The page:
A memorial honoring those responding to the Sept. 11, 2001, terrorist attacks is expected to be built at Montana State University Billings College of Technology.
The commemorative site, believed to be the first of its kind in Montana, will include a piece of the World Trade Center that fell after being hit by airliners.
It is scheduled to be dedicated this Sept. 11, the 10th anniversary of the attacks, said Vern Gagnon, the interim COT dean.
The idea to create a permanent memorial started with Elizabeth Fullon, who teaches writing at the COT.
The day that terrorists struck in 2001, she was a member of the Massachusetts Air National Guard working as an education and training manager at Otis Air National Guard Base on Cape Cod.
Her husband was in Germany on active duty with the U.S. Air Force.
When two planes taking off from Boston were reported hijacked, fighter jets from Otis were the first to be scrambled. The military planes reached New York City just after the second tower was hit, and both structures were still standing, she said.
She and other base personnel immediately were put on alert and worked around the clock for months.
Not long after Fullon came to Billings two years ago, she began thinking about a memorial dedicated to the police, firefighters and emergency medical technicians who went to the devastated World Trade Center. More than 400 first-responders were among the more than 2,700 people killed at the site when the towers collapsed.
The Billings memorial also will honor those who have served in the U.S. military since the attacks.
The college would be an appropriate place for such a memorial for several reasons, Fullon said.
The growing importance of two-year education makes "the COT the place to be," she said. The COT has fire science and paramedic programs that train first responders.
Billings also is well-known on the East Coast for its response to the 1993 attack on the home of a local Jewish family that led to the "Not in Our Town" effort. The 9/11 attacks brought people together in the same way that the "Not in Our Town" effort did in Billings, Fullon said.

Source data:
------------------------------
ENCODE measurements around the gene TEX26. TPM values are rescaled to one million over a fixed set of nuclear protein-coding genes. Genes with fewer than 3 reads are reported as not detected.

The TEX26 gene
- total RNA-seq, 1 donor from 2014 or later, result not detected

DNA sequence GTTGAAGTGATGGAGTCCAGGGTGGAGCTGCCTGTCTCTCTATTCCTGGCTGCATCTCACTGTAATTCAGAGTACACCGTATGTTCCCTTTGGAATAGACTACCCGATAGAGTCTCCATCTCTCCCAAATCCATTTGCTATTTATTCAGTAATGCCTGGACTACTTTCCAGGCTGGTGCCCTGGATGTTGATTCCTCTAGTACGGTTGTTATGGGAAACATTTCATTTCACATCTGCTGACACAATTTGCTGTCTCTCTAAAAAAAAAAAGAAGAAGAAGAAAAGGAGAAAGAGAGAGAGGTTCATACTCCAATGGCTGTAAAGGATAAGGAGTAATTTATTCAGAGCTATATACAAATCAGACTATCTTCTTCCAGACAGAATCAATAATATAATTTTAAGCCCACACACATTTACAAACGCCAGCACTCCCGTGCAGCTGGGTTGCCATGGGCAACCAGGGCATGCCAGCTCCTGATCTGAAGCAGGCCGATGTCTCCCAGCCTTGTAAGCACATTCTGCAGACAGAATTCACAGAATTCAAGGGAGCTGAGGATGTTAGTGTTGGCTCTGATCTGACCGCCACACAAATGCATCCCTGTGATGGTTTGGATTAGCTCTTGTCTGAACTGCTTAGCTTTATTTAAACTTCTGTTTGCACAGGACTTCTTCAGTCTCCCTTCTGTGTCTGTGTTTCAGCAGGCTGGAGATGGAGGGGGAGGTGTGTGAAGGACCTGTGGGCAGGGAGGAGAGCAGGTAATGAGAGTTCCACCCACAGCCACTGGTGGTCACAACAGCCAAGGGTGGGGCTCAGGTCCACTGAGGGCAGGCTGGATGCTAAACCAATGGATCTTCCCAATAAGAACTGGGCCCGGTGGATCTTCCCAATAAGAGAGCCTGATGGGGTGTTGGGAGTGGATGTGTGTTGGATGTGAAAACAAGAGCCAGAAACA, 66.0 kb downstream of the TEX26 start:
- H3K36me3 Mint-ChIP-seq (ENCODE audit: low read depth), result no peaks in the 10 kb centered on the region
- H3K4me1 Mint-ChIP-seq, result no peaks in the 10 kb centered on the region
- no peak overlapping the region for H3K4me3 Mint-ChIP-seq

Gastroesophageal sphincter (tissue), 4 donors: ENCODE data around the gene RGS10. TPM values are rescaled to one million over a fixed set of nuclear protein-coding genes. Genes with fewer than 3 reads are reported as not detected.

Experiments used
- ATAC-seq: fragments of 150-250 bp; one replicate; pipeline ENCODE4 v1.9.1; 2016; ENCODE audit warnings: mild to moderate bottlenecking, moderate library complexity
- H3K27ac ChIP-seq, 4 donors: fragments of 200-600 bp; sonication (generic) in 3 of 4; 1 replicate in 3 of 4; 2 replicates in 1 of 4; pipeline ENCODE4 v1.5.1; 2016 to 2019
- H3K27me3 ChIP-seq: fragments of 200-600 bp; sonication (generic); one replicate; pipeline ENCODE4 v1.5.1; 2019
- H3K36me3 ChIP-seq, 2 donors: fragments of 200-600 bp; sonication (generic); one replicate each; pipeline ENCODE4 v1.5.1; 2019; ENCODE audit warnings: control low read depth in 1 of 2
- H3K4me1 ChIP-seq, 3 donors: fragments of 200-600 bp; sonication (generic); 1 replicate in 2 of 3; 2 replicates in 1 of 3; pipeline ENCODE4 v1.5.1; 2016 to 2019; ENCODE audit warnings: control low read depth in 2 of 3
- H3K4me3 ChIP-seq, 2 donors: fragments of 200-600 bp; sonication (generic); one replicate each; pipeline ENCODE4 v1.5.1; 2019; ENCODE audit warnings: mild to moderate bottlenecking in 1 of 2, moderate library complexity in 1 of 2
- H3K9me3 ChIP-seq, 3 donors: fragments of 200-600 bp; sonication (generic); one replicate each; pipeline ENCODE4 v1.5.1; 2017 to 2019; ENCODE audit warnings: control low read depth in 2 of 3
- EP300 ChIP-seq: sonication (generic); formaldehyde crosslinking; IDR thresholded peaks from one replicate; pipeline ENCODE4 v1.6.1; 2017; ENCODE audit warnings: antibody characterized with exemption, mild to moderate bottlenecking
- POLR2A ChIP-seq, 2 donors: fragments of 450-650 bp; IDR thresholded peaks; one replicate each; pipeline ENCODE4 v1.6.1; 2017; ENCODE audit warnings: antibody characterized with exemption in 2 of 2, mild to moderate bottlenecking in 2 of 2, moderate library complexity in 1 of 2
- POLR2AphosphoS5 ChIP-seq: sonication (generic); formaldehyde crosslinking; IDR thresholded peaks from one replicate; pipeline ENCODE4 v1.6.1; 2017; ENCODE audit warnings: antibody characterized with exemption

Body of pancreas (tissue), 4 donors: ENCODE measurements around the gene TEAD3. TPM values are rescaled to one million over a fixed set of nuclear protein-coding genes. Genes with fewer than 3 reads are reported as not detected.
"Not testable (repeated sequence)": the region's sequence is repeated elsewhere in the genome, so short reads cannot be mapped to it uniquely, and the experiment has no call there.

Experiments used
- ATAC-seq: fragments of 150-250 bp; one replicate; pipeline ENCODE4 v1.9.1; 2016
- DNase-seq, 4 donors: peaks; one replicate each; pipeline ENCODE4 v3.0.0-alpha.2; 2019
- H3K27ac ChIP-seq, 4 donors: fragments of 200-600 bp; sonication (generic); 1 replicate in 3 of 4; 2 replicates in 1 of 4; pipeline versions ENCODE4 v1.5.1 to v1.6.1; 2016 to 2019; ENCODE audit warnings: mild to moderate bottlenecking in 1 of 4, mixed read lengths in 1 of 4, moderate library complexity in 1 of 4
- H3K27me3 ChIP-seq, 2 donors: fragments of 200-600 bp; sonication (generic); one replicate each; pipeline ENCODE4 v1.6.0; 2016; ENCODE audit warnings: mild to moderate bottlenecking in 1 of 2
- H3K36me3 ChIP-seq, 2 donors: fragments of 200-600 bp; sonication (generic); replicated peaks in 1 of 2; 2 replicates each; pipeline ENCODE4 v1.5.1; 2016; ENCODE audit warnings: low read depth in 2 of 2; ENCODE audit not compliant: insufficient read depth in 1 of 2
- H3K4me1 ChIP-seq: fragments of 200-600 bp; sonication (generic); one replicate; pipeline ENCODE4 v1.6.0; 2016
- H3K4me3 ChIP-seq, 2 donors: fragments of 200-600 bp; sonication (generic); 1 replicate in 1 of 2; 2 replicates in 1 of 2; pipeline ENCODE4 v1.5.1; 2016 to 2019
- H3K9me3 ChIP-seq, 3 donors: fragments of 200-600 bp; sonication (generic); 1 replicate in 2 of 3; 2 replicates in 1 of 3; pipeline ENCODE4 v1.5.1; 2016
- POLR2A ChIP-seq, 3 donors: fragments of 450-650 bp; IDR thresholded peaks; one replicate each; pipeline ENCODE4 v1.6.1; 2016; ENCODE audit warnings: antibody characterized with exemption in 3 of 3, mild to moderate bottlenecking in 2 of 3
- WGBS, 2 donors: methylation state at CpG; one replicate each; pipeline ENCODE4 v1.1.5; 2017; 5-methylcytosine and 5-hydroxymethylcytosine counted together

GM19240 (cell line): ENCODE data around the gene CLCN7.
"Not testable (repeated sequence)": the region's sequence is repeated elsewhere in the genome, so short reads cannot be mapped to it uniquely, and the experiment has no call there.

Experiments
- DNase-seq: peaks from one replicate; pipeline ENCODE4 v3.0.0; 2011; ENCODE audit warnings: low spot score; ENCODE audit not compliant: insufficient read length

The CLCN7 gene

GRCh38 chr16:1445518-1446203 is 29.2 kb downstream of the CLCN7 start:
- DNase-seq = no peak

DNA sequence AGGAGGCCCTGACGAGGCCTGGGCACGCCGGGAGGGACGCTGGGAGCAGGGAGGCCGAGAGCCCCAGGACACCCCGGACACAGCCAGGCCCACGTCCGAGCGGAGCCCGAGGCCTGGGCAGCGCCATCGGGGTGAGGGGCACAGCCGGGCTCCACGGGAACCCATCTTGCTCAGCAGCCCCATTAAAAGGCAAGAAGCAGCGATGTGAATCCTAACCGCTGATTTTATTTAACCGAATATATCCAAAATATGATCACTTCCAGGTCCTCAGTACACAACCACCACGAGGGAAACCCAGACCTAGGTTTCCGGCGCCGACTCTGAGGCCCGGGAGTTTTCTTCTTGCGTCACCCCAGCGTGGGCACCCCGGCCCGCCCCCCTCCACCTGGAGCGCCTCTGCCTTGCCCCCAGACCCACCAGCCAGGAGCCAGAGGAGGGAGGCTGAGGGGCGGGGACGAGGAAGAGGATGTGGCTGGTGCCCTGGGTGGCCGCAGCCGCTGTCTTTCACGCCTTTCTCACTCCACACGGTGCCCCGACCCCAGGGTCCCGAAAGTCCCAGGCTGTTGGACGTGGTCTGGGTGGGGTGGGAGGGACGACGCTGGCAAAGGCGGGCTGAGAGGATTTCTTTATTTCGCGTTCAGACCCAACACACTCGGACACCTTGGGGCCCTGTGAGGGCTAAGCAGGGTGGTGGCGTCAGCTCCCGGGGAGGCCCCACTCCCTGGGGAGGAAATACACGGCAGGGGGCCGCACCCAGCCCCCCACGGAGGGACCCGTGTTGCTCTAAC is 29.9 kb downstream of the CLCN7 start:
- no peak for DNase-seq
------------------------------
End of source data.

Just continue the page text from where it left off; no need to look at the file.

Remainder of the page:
She asked Gary Edwards, director of the COT fire science program, for help, and the project was off and running.
As a retired firefighter and fire chief, Edwards feels a close connection to the Sept. 11 tragedies, he said.
The COT memorial is designed for the whole state, not just for the college or Billings, Edwards said.
The memorial also will help educate those too young to remember what happened that day and honor COT students who have served in Iraq and Afghanistan.
In February, MSU Billings Chancellor Rolf Groseth signed an agreement with the Port Authority of New York and New Jersey to receive a piece of the World Trade Center debris.
"What better way of paying tribute and having ownership of the WTC than bringing a piece of it to Billings," Edwards said.
At this point, it's uncertain what that piece of debris is, although Fullon thinks it may be a 6-foot I-beam.
There is no charge for the artifact, but the college needed a way to get it to Billings. Whitewood Transportation of Billings volunteered to bring the relic from New York for no charge.
The artifact may be in Billings by mid-May, Gagnon said.
When it gets here, he hopes to send it on a tour around the state so others can see it, too.
Just where it will permanently be placed has not been decided. But it will be outside on the COT campus, so the public can view it anytime, Gagnon said.
The site for the artifact will be designed when the college learns what the artifact is, said Dan Carter, director of MSU Billings university relations.
Faculty and staff from the COT's computer drafting and design program, the university's College of Arts and Sciences and other departments are working on that project, Gagnon said, adding that he hopes students in every MSU Billings college will play some role in creating the display or learning from the memorial event.
Volunteer labor may build the memorial. Boy Scouts and Girl Scouts also have asked to lend a hand.
"It will really be a collaborative event," Gagnon said.